Ah yes, that's a better plan. When she got to My Kids Clubhouse, she made a bee-line for the snack counter, and--remembering all too well that I'd offered her every heart's desire--ordered a Lunchables and chocolate milk. I swallowed my automatic "In your dreams, babe" and quietly paid for it all. After making all food and drink disappear, she announced that it was time to play, and that's the last I saw of her until Joy arrived with the promise of pudding. Every time I saw her after that, she was sweaty, laughing and running, a pilled princess gown sausaged over her clothes.

Her mother, however, remains a wreck, though very proud of her brave girl. Still, not looking forward to doing it all again in a week and a half.

Sunday, August 17, 2008

I'm in Big Trouble, Young Lady

Just now, Jarrah was yowling like a tomcat while David was trying to brush her teeth. I filed this yowling in the periphery of my brain for five minutes or so, until it suddenly leaned over and shoved everything else--including my reading of blogs--aside and hunkered down in my cerebellum in a manner I could no longer ignore.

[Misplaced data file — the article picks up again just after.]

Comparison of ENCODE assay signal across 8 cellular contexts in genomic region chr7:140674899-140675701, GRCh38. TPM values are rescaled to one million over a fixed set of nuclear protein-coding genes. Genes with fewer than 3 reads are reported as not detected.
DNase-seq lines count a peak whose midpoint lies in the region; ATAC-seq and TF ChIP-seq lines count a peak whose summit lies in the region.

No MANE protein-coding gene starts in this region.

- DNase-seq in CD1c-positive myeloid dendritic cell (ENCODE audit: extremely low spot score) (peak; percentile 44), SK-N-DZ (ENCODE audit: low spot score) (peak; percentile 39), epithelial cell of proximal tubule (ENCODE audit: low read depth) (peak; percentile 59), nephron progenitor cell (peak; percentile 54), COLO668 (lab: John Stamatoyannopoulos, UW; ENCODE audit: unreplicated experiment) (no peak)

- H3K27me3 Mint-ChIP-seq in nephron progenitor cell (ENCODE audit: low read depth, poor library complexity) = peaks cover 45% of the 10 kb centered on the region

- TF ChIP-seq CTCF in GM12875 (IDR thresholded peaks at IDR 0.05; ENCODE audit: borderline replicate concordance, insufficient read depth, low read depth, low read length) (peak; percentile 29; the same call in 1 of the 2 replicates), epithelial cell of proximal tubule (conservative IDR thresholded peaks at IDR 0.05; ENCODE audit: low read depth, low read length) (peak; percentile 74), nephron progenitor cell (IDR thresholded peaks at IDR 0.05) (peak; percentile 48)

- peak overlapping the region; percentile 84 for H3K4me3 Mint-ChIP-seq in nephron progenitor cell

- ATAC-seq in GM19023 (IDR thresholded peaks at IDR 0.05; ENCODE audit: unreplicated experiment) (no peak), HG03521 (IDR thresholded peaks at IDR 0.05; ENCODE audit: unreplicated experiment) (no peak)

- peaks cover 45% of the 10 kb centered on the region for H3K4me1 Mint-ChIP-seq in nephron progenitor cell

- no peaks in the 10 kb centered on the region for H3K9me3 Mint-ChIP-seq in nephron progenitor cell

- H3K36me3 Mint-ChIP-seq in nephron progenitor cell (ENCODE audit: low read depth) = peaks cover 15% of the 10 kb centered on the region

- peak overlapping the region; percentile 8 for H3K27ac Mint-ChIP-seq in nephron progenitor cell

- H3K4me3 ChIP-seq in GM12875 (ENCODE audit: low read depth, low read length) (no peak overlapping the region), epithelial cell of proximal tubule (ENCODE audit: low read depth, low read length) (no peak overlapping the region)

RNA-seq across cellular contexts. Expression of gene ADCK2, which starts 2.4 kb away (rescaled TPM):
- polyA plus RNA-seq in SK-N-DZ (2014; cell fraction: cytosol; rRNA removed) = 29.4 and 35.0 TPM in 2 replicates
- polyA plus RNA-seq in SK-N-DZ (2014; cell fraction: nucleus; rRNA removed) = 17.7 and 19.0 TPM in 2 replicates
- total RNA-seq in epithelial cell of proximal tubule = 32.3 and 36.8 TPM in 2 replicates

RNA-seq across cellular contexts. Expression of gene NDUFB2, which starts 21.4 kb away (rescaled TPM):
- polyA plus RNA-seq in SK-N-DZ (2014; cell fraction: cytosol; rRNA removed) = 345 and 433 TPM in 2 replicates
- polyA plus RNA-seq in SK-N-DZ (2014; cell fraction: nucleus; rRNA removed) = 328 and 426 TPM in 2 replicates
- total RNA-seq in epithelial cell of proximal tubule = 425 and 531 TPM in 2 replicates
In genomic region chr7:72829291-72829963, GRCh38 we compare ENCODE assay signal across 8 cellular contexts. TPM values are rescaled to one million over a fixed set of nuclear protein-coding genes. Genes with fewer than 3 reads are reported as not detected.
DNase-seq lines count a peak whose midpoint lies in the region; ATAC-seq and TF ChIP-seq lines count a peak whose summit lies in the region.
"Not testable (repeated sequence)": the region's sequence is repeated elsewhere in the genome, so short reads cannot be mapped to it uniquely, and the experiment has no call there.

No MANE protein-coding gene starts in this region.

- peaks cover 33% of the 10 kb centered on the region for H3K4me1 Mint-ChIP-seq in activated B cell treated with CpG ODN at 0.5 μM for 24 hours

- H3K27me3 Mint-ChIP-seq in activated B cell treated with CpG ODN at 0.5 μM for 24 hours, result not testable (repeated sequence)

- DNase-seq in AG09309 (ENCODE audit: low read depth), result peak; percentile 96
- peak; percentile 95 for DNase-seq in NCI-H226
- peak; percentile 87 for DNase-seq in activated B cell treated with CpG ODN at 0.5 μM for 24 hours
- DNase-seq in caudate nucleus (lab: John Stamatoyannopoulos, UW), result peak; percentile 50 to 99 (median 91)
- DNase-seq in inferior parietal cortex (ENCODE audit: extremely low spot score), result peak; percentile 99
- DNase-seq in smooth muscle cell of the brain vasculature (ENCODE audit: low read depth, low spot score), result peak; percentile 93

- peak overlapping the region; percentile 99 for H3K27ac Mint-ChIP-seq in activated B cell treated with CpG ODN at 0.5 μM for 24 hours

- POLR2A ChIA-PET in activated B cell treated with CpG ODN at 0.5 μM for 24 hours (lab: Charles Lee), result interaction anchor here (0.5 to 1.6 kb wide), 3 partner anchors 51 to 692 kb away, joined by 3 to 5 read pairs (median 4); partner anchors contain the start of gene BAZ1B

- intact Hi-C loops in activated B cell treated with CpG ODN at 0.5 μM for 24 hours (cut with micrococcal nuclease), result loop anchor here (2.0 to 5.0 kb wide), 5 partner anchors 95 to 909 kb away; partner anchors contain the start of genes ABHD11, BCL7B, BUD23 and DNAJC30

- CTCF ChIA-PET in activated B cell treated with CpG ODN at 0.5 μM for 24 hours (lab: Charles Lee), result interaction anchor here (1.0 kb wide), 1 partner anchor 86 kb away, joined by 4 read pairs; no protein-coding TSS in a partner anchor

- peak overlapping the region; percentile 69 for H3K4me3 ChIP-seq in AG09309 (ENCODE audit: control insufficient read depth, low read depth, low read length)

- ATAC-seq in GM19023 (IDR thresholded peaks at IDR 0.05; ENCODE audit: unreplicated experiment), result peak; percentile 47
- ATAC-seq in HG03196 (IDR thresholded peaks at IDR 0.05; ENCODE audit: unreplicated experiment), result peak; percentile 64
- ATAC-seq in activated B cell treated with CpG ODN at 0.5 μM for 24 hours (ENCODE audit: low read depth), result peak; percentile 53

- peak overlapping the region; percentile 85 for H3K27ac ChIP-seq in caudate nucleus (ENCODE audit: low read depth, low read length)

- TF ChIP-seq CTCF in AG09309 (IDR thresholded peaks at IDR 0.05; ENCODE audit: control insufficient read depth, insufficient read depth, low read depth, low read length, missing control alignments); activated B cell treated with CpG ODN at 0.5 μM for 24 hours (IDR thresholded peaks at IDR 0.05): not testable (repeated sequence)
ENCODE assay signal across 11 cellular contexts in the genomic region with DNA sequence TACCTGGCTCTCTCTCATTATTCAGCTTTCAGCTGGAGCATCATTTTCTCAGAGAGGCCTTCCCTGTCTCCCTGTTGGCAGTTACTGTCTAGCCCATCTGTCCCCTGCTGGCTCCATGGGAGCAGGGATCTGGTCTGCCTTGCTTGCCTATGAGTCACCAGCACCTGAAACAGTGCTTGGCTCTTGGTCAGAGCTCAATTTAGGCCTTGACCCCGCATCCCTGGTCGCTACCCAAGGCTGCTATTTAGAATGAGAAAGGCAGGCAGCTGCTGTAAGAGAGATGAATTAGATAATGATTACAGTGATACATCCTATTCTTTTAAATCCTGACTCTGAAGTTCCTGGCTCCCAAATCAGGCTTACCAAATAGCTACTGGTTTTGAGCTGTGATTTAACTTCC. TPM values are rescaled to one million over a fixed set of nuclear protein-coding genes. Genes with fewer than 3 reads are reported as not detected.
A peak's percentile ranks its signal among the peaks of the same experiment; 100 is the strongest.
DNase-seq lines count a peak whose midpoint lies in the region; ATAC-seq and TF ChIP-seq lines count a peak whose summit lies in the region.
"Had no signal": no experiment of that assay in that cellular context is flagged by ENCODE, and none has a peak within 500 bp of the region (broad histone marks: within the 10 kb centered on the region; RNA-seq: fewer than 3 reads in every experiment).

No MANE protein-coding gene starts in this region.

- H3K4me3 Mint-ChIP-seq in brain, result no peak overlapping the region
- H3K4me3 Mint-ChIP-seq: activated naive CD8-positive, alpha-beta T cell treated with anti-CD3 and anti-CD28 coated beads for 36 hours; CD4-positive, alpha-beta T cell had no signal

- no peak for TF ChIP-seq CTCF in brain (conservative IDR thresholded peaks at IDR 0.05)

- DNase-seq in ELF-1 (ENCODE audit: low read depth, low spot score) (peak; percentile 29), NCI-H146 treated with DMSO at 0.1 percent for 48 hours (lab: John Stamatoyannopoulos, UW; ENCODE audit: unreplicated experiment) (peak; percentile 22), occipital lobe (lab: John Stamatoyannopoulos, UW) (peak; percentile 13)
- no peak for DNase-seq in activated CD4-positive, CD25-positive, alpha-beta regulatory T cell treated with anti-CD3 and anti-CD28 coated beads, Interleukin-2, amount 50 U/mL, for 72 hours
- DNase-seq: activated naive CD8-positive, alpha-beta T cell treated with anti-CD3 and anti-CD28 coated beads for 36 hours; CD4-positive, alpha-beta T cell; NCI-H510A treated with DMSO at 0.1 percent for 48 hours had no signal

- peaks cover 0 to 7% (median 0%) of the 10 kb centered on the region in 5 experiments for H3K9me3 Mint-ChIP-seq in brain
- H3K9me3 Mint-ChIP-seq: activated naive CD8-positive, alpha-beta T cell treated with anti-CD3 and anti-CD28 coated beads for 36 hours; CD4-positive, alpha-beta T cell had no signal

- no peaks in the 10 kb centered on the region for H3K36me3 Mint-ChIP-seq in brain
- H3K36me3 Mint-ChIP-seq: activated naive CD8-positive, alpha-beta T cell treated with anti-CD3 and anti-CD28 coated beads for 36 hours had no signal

Jarrah: (tears, more yowling)


Jarrah: (appears in doorway, eyes brimming) Are you going to yell again?

Sam: (ashamed) No, and I'm sorry I yelled before. I shouldn't do that. But I really wish you would cooperate with Daddy about your teeth.

Jarrah: You better not yell or the policemans will come and get you. And then they will take you to prison. That means jail.

Sam: (darting eyes towards David in alarm) Wouldn't you miss me if the policeman came and got me? You better not tell him.

Jarrah: If the policeman comes, you better run, kay? Run really fast so he doesn't get you and take you to prison.

Sam: Okay. I'll run.